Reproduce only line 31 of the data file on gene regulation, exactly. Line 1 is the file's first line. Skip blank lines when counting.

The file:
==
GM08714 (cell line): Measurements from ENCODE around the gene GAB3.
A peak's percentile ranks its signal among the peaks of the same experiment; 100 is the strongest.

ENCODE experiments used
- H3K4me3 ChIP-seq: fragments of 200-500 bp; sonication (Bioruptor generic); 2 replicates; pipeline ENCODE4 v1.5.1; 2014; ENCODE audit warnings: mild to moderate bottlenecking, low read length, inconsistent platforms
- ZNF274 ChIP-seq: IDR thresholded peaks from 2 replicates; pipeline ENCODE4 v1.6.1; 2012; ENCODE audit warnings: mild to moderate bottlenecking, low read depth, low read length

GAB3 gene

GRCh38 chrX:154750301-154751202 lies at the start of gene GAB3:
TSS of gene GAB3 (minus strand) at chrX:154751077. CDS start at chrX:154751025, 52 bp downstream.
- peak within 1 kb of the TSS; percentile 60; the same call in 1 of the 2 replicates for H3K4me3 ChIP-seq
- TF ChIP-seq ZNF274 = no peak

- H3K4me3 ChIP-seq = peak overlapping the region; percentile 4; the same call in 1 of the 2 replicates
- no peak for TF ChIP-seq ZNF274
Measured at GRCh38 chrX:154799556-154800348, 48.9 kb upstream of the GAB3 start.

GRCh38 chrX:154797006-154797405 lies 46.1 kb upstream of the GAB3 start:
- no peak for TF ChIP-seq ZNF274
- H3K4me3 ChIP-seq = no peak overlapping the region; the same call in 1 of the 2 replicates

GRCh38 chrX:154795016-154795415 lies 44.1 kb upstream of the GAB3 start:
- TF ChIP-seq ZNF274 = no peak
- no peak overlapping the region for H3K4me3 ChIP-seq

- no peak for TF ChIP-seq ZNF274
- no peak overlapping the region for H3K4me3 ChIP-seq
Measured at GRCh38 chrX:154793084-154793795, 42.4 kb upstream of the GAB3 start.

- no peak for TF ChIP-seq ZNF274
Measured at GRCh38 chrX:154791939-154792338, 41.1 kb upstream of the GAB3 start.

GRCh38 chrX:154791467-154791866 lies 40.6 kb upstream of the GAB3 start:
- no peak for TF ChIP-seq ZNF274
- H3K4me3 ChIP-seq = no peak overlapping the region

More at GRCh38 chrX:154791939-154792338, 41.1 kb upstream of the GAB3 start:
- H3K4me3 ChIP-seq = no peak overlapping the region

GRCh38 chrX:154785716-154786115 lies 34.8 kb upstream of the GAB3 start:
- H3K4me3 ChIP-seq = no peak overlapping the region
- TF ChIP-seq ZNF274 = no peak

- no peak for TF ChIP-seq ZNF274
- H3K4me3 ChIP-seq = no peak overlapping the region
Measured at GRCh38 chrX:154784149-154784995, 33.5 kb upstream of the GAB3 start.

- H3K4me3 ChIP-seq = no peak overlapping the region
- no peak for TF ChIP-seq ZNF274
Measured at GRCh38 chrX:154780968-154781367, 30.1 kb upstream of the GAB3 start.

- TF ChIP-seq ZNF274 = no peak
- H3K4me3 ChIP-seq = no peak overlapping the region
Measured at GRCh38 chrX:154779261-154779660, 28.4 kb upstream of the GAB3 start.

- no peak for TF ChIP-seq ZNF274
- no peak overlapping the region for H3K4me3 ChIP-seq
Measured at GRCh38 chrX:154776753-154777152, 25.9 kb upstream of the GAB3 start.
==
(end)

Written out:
- H3K4me3 ChIP-seq = no peak overlapping the region